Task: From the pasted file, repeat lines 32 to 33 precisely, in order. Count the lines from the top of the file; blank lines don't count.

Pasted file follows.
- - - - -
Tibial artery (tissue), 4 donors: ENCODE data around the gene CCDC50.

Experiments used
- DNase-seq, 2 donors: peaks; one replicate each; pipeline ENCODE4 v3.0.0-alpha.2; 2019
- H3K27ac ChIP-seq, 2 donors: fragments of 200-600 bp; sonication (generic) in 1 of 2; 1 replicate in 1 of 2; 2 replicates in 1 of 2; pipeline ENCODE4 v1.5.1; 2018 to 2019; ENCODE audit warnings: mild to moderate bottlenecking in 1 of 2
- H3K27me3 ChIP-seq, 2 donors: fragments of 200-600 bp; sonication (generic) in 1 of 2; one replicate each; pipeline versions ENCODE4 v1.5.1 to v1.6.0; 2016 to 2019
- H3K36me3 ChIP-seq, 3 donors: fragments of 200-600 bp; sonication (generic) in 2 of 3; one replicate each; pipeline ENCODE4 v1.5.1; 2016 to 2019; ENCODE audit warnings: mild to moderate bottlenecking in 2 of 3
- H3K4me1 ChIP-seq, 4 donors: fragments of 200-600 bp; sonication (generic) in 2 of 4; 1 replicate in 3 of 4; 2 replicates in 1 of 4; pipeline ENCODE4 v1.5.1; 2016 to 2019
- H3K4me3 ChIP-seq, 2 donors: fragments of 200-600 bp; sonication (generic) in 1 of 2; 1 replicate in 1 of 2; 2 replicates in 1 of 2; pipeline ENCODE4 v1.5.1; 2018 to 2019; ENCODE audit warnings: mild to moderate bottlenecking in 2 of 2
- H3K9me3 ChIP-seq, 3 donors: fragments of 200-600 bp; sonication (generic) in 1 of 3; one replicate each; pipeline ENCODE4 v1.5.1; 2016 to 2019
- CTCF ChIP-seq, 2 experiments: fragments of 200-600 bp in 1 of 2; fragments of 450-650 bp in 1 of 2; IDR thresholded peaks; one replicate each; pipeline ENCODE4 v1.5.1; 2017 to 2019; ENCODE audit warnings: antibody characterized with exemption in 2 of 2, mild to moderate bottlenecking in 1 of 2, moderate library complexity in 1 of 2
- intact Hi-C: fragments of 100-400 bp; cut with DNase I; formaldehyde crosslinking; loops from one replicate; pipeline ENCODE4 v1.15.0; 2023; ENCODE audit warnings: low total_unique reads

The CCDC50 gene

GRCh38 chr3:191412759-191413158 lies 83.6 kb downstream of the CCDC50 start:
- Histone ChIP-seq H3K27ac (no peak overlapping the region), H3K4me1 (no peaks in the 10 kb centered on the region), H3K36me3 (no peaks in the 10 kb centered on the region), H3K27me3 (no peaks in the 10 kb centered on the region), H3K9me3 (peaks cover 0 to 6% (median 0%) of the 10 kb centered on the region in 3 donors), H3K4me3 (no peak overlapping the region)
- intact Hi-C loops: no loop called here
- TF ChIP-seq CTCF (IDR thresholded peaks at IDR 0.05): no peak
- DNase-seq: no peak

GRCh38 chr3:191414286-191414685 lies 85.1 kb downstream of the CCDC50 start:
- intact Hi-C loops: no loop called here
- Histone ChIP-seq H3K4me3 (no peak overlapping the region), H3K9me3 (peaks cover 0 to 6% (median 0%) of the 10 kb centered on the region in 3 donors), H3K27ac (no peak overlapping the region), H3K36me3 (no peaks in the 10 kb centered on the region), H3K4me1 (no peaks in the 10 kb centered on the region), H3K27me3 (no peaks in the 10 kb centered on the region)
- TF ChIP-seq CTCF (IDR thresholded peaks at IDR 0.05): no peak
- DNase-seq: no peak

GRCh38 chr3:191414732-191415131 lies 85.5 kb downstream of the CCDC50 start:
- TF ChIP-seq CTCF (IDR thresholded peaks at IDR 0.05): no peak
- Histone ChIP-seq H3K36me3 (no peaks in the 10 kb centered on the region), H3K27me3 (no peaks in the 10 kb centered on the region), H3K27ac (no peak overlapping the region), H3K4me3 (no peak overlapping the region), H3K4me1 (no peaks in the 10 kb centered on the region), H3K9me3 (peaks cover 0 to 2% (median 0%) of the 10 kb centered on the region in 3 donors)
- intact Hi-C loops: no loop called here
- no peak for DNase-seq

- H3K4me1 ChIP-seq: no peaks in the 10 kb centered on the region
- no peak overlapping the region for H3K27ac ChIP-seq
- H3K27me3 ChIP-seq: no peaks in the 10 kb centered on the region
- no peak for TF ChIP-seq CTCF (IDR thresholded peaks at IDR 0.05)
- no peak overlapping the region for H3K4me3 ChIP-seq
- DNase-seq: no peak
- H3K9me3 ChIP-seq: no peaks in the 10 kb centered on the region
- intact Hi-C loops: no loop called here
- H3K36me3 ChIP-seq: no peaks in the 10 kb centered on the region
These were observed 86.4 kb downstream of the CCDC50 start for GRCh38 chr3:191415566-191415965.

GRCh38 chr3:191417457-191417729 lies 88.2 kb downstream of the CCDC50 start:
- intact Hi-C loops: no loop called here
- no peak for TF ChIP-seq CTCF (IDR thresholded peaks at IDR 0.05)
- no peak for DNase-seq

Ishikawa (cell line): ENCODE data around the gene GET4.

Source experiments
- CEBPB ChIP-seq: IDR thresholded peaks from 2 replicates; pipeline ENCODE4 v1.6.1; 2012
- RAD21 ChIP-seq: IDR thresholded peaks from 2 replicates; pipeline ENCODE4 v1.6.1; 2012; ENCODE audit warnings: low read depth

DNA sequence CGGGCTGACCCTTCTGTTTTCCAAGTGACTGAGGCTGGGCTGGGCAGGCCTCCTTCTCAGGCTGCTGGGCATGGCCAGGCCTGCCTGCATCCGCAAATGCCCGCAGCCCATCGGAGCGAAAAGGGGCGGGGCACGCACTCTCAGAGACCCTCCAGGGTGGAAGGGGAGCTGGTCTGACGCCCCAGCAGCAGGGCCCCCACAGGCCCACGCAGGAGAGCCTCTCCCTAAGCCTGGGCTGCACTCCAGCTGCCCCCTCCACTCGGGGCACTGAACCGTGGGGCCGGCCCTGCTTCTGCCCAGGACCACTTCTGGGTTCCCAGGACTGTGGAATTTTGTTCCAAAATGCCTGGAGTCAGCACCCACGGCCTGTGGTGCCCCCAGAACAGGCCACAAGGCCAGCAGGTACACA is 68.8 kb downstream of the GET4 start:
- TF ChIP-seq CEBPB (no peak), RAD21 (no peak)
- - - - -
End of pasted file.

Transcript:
- no peak overlapping the region for H3K4me3 ChIP-seq
- DNase-seq: no peak